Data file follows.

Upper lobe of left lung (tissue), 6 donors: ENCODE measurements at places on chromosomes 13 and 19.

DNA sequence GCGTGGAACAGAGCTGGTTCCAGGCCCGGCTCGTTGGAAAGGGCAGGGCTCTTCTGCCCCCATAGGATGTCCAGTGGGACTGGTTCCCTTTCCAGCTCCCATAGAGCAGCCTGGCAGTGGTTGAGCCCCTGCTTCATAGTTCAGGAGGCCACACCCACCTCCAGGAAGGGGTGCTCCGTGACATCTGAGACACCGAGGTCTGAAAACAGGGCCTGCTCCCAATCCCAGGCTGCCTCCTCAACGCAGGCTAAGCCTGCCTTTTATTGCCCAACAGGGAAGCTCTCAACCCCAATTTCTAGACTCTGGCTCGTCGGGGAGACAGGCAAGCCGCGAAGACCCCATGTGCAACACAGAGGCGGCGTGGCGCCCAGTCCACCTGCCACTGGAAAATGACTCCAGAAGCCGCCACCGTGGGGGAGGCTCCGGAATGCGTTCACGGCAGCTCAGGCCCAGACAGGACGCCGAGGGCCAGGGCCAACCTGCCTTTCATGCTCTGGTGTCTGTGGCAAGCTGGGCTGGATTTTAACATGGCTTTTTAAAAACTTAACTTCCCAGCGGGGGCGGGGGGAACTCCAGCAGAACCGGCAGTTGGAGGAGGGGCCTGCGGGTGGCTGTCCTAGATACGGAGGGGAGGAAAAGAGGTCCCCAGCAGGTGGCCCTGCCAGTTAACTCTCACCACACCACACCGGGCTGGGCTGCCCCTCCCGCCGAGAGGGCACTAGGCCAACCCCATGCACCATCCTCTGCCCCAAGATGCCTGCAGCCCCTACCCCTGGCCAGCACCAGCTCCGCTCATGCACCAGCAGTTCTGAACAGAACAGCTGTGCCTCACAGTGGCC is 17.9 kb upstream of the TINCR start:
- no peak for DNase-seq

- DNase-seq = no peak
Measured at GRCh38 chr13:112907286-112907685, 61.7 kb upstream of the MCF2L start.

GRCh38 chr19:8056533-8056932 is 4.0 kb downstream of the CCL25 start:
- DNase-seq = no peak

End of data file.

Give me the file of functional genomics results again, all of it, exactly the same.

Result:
Upper lobe of left lung (tissue), 6 donors: ENCODE measurements at places on chromosomes 13 and 19.

DNA sequence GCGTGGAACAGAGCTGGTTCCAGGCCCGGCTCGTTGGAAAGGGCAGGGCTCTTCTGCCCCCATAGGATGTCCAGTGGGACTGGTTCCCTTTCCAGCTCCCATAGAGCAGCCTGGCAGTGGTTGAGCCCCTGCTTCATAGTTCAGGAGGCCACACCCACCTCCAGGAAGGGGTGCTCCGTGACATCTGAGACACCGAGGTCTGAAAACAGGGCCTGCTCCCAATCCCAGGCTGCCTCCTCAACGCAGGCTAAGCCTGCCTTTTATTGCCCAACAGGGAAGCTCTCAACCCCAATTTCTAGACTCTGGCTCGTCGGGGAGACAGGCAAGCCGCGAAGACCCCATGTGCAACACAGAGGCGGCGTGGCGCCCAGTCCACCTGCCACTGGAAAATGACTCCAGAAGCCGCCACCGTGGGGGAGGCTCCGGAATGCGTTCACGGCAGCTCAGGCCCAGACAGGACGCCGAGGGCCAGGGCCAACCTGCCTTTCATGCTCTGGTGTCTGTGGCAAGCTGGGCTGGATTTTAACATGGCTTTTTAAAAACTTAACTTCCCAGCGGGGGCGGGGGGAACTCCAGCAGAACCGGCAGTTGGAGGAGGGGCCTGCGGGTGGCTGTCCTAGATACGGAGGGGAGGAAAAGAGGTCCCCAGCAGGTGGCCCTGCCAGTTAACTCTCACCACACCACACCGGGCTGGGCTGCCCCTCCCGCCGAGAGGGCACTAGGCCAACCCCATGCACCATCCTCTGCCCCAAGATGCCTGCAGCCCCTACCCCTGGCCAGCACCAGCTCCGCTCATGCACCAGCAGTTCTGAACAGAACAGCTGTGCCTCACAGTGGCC is 17.9 kb upstream of the TINCR start:
- no peak for DNase-seq

- DNase-seq = no peak
Measured at GRCh38 chr13:112907286-112907685, 61.7 kb upstream of the MCF2L start.

GRCh38 chr19:8056533-8056932 is 4.0 kb downstream of the CCL25 start:
- DNase-seq = no peak